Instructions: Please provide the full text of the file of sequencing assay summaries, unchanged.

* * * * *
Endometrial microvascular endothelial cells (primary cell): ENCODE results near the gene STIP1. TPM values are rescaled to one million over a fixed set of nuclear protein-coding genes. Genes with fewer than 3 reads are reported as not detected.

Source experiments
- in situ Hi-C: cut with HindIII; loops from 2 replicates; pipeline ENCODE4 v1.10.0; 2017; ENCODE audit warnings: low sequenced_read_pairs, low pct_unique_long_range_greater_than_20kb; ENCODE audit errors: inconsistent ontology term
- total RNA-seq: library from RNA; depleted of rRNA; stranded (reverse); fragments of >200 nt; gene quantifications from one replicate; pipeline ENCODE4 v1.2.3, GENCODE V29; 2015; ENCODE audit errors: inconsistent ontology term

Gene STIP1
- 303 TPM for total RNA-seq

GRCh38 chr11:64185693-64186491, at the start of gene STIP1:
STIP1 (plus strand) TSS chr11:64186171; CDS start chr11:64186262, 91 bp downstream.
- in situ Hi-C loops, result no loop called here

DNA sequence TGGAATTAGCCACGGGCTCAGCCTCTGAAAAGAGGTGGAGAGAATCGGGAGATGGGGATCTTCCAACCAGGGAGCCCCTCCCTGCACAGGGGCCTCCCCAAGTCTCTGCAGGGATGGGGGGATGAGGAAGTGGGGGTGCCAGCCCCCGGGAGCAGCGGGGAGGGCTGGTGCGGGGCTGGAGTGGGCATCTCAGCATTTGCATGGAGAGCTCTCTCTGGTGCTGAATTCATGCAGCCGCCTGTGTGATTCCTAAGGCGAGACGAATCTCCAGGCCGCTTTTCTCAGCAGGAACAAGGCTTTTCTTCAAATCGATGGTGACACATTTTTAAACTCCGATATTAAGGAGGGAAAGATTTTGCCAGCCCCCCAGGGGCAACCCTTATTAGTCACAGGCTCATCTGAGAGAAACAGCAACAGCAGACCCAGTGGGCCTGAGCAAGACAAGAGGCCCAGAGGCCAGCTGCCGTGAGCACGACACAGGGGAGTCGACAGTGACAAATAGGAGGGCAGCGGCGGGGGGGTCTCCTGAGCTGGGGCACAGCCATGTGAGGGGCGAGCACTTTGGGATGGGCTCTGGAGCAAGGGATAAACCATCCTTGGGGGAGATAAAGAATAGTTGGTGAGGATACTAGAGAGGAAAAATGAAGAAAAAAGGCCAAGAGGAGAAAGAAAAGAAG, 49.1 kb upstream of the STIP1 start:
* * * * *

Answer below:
Endometrial microvascular endothelial cells (primary cell): ENCODE results near the gene STIP1. TPM values are rescaled to one million over a fixed set of nuclear protein-coding genes. Genes with fewer than 3 reads are reported as not detected.

Source experiments
- in situ Hi-C: cut with HindIII; loops from 2 replicates; pipeline ENCODE4 v1.10.0; 2017; ENCODE audit warnings: low sequenced_read_pairs, low pct_unique_long_range_greater_than_20kb; ENCODE audit errors: inconsistent ontology term
- total RNA-seq: library from RNA; depleted of rRNA; stranded (reverse); fragments of >200 nt; gene quantifications from one replicate; pipeline ENCODE4 v1.2.3, GENCODE V29; 2015; ENCODE audit errors: inconsistent ontology term

Gene STIP1
- 303 TPM for total RNA-seq

GRCh38 chr11:64185693-64186491, at the start of gene STIP1:
STIP1 (plus strand) TSS chr11:64186171; CDS start chr11:64186262, 91 bp downstream.
- in situ Hi-C loops, result no loop called here

DNA sequence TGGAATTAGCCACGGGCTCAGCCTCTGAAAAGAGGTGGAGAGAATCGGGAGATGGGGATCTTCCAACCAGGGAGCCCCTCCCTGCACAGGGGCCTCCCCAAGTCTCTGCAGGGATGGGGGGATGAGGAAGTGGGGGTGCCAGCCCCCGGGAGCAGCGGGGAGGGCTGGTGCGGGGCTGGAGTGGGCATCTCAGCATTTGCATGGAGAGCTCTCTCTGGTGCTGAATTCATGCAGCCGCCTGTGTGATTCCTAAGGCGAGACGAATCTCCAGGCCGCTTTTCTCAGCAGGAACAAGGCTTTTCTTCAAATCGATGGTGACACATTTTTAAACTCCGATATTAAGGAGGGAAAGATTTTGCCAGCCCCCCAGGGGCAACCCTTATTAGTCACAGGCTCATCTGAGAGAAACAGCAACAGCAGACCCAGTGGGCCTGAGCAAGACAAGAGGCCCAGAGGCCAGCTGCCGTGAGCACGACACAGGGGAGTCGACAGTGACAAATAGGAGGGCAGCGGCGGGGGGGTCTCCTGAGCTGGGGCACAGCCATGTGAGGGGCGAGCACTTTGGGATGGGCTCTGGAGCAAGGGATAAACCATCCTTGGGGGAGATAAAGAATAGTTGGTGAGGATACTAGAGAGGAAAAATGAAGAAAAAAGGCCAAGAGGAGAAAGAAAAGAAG, 49.1 kb upstream of the STIP1 start: